Belo Horizonte/Pampulha – Carlos Drummond de Andrade Airport

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Belo Horizonte/Pampulha–Carlos Drummond de Andrade Airport
Aeroporto de Belo Horizonte/Pampulha–Carlos Drummond de Andrade
Pampulha aeroporto lagoa.JPG
Carlos Drummond de Andrade Airport and Pampulha Lake
IATA: PLUICAO: SBBH
Summary
Airport type Public/Military
Operator Infraero
Serves Belo Horizonte
Elevation AMSL 789 m / 2,589 ft
Coordinates 19°51′07″S 043°57′02″W / 19.85194°S 43.95056°W / -19.85194; -43.95056Coordinates: 19°51′07″S 043°57′02″W / 19.85194°S 43.95056°W / -19.85194; -43.95056
Website Infraero PLU
Map
PLU is located in Brazil
PLU
PLU
Location in Brazil
Runways
Direction Length Surface
m ft
13/31 2,538 8,327 Asphalt
Statistics (2013)
Passengers 989,599
Aircraft Operations 65,487
Metric tonnes of cargo 0
Statistics: Infraero[1]
Sources: Airport Website,[2] ANAC[3]

Belo Horizonte/Pampulha–Carlos Drummond de Andrade Airport (IATA: PLUICAO: SBBH) is an airport serving Belo Horizonte, Brazil, located in the neighborhood of Pampulha. Since December 16, 2004 the airport is also named after the Minas Gerais-born poet Carlos Drummond de Andrade (1902–1987).[4]

The airport is operated by Infraero.

History[edit]

Pampulha Airport was opened in 1933 as a support facility for the passenger flights operated by the Brazilian Air Force between Rio de Janeiro and Fortaleza. The first commercial operation started in 1936, when Panair do Brasil was granted a concession to fly between Rio de Janeiro and Belo Horizonte.

In 1943 the runway was extended to 1,500m x 45m, in 1953 to 1,700m, and finally in 1961 to 2,505m.

Since 1973 the airport has been operated by Infraero.

With the great increase of traffic at Pampulha Airport, the facility became too small and unable to handle all operations. For this reason, the new Tancredo Neves International Airport was built in the adjoining municipality of Confins. The new facility was opened in 1984.

However, due to the long distance between Belo Horizonte and Confins, Pampulha remained the airport of choice for most airlines, eventually becoming overcrowded, while Confins was under-used. In order to revert this scenario, in March 2005 the government of the state of Minas Gerais with the support of agencies of the Federal government decided to restrict Pampulha to operations of aircraft with capacity of up to 50 passengers.[5] In the months thereafter, most operations were forced to move to Confins and Pampulha gained a new vocation as a hub for regional flights and general aviation.

Airlines and destinations[edit]

Airlines Destinations
Azul Brazilian Airlines Araxá, Campinas, Diamantina, Goiânia, Governador Valadares, Ipatinga, Montes Claros, Rio de Janeiro-Santos Dumont, Rio Verde, São João del Rei, São Paulo-Guarulhos, Uberaba, Uberlândia, Varginha, Vitória, Vitória da Conquista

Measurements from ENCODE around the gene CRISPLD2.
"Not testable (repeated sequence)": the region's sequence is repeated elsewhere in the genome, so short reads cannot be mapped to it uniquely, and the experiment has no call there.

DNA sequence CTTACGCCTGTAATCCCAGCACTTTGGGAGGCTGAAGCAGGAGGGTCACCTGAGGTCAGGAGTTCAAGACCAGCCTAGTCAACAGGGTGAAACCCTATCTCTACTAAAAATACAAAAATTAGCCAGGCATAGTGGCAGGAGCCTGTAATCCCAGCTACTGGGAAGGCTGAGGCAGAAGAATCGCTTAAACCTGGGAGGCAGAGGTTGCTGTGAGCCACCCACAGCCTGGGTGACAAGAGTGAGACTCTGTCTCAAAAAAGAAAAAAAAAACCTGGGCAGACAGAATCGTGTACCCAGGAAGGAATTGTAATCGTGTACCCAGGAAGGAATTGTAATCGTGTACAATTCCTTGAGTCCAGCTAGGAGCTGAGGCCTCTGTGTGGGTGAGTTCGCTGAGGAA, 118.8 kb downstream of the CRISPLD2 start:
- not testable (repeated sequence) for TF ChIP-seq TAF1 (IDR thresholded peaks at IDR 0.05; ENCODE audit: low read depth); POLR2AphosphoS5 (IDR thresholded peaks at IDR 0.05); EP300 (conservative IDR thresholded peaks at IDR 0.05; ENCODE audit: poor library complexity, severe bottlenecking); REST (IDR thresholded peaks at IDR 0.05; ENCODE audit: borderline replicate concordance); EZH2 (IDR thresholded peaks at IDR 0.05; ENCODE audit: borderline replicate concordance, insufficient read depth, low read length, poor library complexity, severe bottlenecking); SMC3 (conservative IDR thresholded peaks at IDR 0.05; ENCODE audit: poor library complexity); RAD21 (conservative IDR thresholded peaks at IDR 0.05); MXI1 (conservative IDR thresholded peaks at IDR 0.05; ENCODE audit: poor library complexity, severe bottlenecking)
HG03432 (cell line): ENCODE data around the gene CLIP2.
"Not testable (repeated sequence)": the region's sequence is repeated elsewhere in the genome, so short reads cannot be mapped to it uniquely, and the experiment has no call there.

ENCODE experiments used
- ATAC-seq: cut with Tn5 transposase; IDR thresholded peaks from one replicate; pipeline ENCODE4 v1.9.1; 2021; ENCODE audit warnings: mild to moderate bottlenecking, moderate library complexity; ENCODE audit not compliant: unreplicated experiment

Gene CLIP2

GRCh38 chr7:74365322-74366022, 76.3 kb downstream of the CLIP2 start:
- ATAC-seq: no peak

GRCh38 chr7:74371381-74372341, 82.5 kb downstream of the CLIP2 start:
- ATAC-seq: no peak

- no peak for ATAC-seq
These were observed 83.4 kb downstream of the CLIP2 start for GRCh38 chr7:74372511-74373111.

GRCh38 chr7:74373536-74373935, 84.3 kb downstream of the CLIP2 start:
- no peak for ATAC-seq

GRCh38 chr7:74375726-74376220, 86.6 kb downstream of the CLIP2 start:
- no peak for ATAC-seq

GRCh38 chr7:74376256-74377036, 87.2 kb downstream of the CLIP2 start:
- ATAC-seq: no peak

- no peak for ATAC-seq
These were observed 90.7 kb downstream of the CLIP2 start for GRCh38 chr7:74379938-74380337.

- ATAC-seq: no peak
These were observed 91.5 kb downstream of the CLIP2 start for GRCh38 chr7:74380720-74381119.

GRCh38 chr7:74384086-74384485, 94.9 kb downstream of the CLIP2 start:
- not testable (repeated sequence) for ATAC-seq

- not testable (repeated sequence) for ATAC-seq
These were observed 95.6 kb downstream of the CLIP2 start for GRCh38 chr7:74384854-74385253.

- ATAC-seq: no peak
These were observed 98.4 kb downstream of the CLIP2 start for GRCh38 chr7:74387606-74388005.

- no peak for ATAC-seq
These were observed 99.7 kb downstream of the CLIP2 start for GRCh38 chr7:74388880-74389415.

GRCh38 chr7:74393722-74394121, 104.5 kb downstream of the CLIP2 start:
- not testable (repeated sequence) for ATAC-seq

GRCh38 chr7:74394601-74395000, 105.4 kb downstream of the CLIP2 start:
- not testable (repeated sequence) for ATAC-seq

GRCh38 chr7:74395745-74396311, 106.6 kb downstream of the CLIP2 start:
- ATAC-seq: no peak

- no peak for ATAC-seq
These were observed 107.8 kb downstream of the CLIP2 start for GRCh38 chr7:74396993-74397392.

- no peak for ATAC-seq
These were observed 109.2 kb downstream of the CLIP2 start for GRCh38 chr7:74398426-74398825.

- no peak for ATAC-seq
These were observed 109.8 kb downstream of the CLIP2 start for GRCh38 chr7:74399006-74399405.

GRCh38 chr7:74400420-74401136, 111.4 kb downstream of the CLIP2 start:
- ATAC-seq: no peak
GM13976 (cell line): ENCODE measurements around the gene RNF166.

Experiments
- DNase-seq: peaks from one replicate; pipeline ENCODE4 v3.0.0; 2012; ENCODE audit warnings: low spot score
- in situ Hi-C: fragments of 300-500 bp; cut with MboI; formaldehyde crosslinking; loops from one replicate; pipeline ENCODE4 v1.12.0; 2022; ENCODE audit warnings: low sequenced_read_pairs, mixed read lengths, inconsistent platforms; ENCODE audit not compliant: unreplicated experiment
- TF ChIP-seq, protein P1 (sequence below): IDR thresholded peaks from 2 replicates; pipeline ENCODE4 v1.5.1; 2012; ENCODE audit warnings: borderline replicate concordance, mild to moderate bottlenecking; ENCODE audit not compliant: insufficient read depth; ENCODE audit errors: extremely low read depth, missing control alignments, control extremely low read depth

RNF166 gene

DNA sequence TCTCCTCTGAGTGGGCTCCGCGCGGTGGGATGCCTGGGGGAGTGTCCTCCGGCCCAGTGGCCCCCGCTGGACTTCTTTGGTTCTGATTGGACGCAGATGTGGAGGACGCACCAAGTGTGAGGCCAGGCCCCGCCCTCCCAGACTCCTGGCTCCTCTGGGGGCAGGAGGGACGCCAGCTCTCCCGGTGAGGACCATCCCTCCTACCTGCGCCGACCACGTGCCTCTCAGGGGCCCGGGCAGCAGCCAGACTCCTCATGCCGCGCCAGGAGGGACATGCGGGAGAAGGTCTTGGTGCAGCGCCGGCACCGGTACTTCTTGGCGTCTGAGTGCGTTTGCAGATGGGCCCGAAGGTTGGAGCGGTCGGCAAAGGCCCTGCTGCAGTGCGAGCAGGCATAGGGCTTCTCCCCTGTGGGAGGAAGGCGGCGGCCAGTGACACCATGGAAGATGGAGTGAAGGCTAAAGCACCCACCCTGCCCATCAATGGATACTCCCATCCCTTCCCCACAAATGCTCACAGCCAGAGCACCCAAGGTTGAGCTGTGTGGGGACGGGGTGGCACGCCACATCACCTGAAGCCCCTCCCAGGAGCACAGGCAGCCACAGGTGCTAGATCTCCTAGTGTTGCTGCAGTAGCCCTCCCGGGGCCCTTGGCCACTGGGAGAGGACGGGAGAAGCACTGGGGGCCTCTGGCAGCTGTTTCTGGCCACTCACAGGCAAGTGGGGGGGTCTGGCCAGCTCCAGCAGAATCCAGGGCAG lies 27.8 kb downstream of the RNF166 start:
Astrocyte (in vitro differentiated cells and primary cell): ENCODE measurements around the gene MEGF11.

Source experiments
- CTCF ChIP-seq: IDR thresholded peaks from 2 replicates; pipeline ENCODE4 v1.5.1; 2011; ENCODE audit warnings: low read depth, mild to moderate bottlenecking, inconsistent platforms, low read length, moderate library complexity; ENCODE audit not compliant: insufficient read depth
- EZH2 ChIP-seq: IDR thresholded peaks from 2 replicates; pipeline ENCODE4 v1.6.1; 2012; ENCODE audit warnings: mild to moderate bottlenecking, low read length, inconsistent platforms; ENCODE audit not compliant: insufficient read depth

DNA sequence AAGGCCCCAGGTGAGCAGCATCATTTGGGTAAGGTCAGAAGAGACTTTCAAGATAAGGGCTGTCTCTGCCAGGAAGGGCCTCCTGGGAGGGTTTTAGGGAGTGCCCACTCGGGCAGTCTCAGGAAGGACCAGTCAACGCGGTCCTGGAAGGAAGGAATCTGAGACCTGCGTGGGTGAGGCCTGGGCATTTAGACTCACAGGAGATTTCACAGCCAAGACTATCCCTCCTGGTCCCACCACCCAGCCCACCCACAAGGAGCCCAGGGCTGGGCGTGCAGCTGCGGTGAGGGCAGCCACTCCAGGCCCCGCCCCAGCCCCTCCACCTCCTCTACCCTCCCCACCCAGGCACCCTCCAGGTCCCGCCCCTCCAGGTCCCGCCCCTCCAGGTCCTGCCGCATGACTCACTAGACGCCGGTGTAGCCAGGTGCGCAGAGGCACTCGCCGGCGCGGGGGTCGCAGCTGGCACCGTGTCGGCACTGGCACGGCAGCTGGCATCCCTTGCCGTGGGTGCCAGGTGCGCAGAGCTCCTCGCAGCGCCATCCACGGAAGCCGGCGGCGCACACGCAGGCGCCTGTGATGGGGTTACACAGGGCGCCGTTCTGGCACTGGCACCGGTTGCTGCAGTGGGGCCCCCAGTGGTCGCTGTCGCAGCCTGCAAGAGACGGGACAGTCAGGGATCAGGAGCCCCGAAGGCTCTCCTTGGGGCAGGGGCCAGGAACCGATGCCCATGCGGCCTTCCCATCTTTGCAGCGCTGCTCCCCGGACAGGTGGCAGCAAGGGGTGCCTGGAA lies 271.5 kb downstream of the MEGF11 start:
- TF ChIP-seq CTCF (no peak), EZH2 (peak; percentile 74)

Seasonal: Cabo Frio
Passaredo Linhas Aéreas Ribeirão Preto, São José do Rio Preto

Accidents and incidents[edit]

Access[edit]

The airport is located 8 km (5 mi) from downtown Belo Horizonte.

Future developments[edit]

On 31 August 2009, Infraero unveiled a BRL8.4 million (USD4.4 million; EUR3.1 million) investiment plan to upgrade Pampulha Airport focusing on the preparations for the 2014 FIFA World Cup, which will be held in Brazil, Belo Horizonte being one of the venue cities. The investment would be distributed as follows:[10]

  • New control tower. Value 5.6 million. Estimated completion: originally November 2010; postponed to the end of 2012[11]
  • Upgrade of general aviation hangars. Value 1.2 million. Estimated completion: July 2013
  • Enlargement of the apron. Value 1.6 million. Estimated completion: July 2013

See also[edit]

References[edit]

  1. ^ "Movimento operacional da rede Infraero de janeiro a dezembro de 2013" (in Portuguese). Infraero. February 4, 2014. Retrieved June 23, 2014. 
  2. ^ "Airport Official Website" (in Portuguese). Infraero. 
  3. ^ "Lista de aeródromos públicos" (in Portuguese). ANAC. 
  4. ^ "Lei n˚11.002, de 16 de dezembro de 2004" (in Portuguese). Lei Direto. 17 December 2004. Retrieved 15 May 2011. 
  5. ^ "Portaria n 189/DGAC, de 8 de março de 2005" (in Portuguese). Ministério da Aeronáutica; Departamento de Aviação Civil. 10 March 2005. Retrieved 16 May 2011. 
  6. ^ "Accident description PP-PCH". Aviation Safety Network. Retrieved 15 May 2011. 
  7. ^ Germano da Silva, Carlos Ari César (2008). "O gigante Adamastor". O rastro da bruxa: história da aviação comercial brasileira no século XX através dos seus acidentes 1928-1996 (in Portuguese) (2 ed.). Porto Alegre: EDIPUCRS. pp. 73–82. ISBN 978-85-7430-760-2. 
  8. ^ "Accident description PT-ANO". Aviation Safety Network. Retrieved 15 May 2011. 
  9. ^ Germano da Silva, Carlos Ari César (2008). "Serra do Cipó". O rastro da bruxa: história da aviação comercial brasileira no século XX através dos seus acidentes 1928-1996 (in Portuguese) (2 ed.). Porto Alegre: EDIPUCRS. pp. 132–139. ISBN 978-85-7430-760-2. 
  10. ^ Rittner, Daniel; Braga, Paulo Victor (31 August 2009). "Infraero vai gastar R$5 bi em reforma de aeroportos". Valor Econômico (in Portuguese). pp. A4. 
  11. ^ Schapochnik, Claudio (1 June 2011). "Pampulha (BH) terá nova torre de controle, diz Infraero" (in Portuguese). Panrotas. Retrieved 1 June 2011. 

External links[edit]